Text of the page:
Credit: Penguin Random House

The stories of places lie in their names. Nowhere is this more true than in the names of the streets, parks, neighborhoods, and boroughs themselves of New York City.

In Names of New York, Joshua Jelly-Schapiro explores the power of naming to shape experience and our sense of place. From Bowery to Brooklyn, Jelly-Schapiro traces the ways in which native Lenape, Dutch settlers, British invaders, Revolutionary war heroes, and successive waves of immigrants have left their marks on the city’s map. As we examine the names that make up New York City, we unveil layers of its history and the people who have defined that history—as well as those who have been unseen and overlooked. While the names that are largely visible to the maps and streets of New York hail historical figures who have held power, rarely do we see women, people of color, and members of the working classes recognized in public spaces or place-names.

As New York City’s population changes, so too do its place-names and what they mean for new arrivals. The study of place names reveals the evolution of neighborhoods, geographies, boundaries, and function not just as portals to explore the past but also as a means to reimagine what is possible now.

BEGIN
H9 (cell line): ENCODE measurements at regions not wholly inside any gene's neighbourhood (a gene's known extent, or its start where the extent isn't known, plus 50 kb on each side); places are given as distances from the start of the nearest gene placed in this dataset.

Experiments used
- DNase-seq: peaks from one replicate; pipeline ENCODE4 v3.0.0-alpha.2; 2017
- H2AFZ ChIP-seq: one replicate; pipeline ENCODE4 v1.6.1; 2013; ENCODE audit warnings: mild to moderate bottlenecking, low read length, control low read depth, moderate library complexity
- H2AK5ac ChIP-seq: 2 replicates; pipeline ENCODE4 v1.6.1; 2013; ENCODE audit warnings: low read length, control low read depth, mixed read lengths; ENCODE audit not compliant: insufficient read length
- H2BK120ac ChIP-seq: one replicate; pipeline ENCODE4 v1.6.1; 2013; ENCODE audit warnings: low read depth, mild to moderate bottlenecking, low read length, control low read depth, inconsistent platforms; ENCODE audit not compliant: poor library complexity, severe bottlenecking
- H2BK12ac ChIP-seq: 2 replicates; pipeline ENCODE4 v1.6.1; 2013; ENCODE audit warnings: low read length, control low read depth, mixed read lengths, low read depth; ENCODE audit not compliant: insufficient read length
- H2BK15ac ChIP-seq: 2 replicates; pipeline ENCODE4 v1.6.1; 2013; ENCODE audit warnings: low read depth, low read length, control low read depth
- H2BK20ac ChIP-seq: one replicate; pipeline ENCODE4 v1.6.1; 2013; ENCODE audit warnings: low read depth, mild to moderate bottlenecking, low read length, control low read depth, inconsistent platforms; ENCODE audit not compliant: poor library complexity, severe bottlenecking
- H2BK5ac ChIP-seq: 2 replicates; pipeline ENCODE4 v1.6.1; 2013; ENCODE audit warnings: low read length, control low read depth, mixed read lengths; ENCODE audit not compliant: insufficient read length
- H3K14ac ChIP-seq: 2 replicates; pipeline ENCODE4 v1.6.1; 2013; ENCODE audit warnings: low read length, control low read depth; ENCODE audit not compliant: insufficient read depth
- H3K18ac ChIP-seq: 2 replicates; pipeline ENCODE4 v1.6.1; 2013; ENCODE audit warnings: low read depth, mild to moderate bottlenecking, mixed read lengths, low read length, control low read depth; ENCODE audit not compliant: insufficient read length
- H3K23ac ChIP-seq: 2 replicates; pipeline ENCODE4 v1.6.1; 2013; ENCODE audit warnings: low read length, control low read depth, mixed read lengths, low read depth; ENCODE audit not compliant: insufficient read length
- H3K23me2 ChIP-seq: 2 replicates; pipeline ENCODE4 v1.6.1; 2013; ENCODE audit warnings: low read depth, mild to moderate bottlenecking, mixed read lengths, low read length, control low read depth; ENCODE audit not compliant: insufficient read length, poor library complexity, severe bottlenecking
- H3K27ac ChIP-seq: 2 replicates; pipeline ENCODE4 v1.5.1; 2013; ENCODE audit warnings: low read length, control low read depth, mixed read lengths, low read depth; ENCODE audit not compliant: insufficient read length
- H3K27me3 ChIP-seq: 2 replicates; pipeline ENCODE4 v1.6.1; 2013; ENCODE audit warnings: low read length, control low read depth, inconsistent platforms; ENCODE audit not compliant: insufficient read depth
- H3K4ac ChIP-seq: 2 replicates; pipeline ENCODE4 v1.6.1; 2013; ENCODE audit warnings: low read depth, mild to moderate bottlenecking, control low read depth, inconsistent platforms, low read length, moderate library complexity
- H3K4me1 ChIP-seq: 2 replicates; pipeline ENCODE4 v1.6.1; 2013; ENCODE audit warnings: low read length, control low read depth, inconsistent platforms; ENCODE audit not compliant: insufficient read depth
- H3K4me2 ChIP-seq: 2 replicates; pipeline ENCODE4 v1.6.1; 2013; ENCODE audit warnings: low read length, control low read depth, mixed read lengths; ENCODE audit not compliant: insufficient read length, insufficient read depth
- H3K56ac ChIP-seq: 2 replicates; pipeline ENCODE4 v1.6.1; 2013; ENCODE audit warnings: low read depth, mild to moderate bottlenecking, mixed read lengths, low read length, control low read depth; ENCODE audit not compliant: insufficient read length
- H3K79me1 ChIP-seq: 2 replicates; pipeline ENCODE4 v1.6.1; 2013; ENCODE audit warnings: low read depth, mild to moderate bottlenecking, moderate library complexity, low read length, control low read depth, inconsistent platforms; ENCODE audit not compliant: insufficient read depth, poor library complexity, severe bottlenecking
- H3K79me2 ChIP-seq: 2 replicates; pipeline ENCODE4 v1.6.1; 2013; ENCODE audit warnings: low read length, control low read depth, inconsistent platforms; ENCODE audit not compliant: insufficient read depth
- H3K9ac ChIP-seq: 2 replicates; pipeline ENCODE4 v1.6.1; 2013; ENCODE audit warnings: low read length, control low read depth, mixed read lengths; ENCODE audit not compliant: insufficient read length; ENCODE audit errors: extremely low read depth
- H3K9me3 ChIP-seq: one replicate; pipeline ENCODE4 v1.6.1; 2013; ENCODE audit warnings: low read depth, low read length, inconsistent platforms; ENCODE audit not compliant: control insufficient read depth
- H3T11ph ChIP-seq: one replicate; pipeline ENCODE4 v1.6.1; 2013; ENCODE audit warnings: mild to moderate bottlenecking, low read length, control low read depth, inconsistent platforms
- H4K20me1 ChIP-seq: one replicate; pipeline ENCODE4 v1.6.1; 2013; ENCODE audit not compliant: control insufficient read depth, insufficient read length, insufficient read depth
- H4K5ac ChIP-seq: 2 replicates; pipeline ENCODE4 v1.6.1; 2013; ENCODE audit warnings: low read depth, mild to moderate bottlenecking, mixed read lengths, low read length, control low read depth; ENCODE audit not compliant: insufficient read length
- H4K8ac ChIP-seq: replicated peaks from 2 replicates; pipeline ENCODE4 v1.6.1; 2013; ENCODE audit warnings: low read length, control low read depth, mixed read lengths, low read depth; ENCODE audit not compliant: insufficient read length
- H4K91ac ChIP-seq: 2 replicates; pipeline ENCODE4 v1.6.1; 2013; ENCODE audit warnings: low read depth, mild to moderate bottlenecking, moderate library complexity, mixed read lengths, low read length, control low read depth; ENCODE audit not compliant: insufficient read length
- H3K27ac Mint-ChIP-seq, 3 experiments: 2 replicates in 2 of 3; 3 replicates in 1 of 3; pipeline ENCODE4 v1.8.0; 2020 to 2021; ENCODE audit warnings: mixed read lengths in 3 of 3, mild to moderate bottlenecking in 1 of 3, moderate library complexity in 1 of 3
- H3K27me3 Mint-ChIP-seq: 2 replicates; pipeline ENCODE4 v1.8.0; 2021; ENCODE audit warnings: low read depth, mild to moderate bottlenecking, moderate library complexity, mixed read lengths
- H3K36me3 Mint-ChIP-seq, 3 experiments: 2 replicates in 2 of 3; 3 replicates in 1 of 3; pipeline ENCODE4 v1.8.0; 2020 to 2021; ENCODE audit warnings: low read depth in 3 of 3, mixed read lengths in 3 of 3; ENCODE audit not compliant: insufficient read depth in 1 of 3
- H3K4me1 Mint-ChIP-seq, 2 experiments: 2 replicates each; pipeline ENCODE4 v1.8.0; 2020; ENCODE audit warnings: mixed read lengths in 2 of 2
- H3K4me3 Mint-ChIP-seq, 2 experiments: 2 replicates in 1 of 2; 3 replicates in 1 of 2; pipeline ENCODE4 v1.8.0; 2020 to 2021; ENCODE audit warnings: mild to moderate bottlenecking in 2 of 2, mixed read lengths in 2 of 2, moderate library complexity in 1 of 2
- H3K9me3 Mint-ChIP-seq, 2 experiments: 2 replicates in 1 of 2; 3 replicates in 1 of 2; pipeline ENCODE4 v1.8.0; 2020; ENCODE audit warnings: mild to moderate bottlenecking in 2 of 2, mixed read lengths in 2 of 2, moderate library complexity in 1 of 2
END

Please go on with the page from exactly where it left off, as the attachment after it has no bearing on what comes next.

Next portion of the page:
In this conversation with moderator Saundra Thomas, author Joshua Jelly-Shapiro explored who is named in New York, who is not, and what these names say about the past, present, and future of our city.


“A casually wondrous experience; it made me feel like the city was unfolding beneath my feet.”

—Jia Tolentino, staff writer at The New Yorker

Names of New York
here (or from your local bookstore).

Author Bio

Joshua Jelly-Schapiro’s writing has appeared in The New Yorker, The New York Review of Books, The New York Times, and Harper’s, among many other publications. He is the author of Island People: The Caribbean and the World, the co-creator (with Rebecca Solnit) of Nonstop Metropolis: A New York City Atlas, and a scholar-in-residence at the Institute for Public Knowledge at New York University, where he also teaches.


OHNY Stacks

OHNY Stacks is a series of virtual book talks exploring the unknown, the unseen, and the unnoticed. Join us on Thursdays, 5:30—6:30pm ET through February with authors of highly acclaimed books critical to understanding the past, present, and future of New York—as well as national trends or global issues that influence the shape, structure, and experience of cities and urban life today. 

Free for OHNY Members and Volunteers; $5 General Admission